The part of the brain responsible for vision is dependent on the receptors. There are two types of cells or nerves that are used. These are called Rods and Cones. Rods are wide and tall and are responsible for seeing in black and white, these can work in less light which is why you often see in black and white at night or in darkness. Cones are responsible for seeing in colour, they can only work in a lot of light and are the most common cause for a migraine other than noise. Men have one less cone than women which is why it is very unlikely for women to ever be colour blind and why men are prone to this.
Although an interesting answer by the previous contributor, he didn’t really answer the question.
Vision in the brain consists of to major elements: the Visual Cortex, which is responsible for image processing, and the Optic Pathways which is the transport mechanism that carriers electrical signals from the eye to the brain . The Optic Pathways is what the previous contributor is delving into, and his explanation is bang on 🙂
Ventricles And Cerebrospinal Fluid
Deep in the brain are four open areas with passageways between them. They also open into the central spinal canal and the area beneath arachnoid layer of the meninges.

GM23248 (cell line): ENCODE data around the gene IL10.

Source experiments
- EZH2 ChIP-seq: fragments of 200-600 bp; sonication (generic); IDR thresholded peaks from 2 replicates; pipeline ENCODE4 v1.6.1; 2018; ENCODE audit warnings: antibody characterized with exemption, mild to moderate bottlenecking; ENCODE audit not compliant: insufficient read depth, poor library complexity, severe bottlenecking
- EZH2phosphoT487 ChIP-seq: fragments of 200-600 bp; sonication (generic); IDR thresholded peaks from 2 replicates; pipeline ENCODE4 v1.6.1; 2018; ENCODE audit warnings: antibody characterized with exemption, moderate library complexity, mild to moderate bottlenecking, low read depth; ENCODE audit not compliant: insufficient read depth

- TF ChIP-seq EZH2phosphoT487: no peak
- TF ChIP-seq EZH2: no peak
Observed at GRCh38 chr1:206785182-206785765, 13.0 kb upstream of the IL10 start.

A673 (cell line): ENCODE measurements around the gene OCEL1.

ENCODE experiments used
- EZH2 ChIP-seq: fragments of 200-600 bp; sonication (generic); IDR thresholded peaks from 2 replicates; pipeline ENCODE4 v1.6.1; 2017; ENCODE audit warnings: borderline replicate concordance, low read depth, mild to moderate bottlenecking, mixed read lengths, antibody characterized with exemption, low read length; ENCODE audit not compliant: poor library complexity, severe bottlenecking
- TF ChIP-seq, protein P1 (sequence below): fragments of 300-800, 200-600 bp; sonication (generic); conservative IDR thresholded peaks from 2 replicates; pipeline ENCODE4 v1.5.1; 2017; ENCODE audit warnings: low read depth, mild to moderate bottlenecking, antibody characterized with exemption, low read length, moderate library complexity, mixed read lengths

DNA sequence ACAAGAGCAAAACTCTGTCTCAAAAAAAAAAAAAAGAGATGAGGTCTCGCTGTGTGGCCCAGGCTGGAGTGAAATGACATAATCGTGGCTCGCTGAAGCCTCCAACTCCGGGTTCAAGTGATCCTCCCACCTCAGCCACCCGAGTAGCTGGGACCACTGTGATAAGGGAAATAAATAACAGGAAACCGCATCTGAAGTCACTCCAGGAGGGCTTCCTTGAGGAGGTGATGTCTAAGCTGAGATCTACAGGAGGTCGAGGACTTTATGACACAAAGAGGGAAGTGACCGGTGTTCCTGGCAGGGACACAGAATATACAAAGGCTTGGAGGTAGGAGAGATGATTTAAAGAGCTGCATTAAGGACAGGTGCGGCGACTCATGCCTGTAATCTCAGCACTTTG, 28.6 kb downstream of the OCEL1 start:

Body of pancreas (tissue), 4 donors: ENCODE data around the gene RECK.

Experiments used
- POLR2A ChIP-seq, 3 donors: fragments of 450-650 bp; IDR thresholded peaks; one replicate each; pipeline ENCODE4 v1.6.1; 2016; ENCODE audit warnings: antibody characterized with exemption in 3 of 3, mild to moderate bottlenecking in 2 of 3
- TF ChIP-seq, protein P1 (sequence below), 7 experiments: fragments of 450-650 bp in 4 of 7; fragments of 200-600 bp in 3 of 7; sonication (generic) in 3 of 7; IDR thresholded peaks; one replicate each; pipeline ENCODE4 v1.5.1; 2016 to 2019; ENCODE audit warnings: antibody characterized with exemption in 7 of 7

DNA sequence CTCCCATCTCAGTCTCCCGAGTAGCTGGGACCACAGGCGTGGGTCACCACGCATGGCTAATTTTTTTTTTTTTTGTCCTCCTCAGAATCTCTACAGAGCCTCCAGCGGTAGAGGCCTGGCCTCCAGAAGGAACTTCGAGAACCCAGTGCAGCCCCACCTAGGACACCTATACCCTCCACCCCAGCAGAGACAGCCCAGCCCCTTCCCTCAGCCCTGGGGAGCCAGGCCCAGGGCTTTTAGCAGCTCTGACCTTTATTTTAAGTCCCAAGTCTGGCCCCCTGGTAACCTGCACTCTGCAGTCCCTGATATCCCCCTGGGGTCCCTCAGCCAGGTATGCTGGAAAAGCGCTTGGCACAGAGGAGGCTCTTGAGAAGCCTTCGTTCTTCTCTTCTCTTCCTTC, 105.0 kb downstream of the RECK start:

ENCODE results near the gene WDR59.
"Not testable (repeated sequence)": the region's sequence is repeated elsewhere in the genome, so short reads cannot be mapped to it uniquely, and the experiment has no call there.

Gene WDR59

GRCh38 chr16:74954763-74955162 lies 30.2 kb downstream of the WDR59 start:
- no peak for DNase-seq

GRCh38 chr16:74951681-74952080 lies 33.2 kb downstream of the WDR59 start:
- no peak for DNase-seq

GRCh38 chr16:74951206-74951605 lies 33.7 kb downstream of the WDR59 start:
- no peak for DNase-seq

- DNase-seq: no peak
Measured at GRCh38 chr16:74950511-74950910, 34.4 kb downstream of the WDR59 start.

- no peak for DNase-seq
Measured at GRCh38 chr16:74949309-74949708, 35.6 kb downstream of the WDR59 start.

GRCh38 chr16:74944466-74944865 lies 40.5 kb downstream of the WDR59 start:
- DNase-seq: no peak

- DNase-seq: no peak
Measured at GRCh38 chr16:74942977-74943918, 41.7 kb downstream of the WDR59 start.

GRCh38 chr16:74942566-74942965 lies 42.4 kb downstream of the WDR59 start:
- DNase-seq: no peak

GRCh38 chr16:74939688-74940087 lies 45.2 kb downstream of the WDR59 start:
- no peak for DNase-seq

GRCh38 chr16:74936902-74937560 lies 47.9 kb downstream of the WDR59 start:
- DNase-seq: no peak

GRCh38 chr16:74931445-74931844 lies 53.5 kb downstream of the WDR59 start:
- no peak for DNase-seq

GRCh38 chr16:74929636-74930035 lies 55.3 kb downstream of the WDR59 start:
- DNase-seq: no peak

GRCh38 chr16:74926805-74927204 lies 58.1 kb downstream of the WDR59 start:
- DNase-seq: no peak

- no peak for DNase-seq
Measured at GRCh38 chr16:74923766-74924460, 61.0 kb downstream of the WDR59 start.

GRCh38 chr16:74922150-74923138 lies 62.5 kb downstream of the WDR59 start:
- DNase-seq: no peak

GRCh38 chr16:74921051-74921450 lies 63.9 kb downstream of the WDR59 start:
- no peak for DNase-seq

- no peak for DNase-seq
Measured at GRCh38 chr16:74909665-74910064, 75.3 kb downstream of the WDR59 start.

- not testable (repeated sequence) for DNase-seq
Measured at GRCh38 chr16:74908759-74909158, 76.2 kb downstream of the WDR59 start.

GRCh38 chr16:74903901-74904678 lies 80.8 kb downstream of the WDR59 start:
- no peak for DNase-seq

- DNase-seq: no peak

The ventricles manufacture cerebrospinal fluid, or CSF, a watery fluid that circulates in and around the ventricles and the spinal cord, and between the meninges. CSF surrounds and cushions the spinal cord and brain, washes out waste and impurities, and delivers nutrients.
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Which Part Of The Brian Is Affected During Memory Loss
We already mentioned that there is not one single part of the brain that is responsible for learning or memory, so there is not a single region responsible for memory loss either.
The frontal and temporal lobes, the limbic system, and parts of the brain stem that control alertness are all involved in memory and learning. So, if any of these parts get damaged, a person can suffer memory loss or amnesia.
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True Or False More Of Our Neurons Are Dedicated To Vision Than The Other Four Senses Combined
In fact, we may be out-evolving our sense of smell.
According to John Medina in his book Brain Rules, in the fight for more neural real estate thats going on between our olfactory cortex and the visual cortex, vision is winning. He writes: about 60 percent of our smell-related genes have been permanently damaged in this neural arbitrage, and they are marching toward obsolescence at a rate fourfold faster than any other species sampled. Why? In the crowded, zero-sum world of the sub-scalp, Medina said, something has to give. So smell those rosebuds while ye may.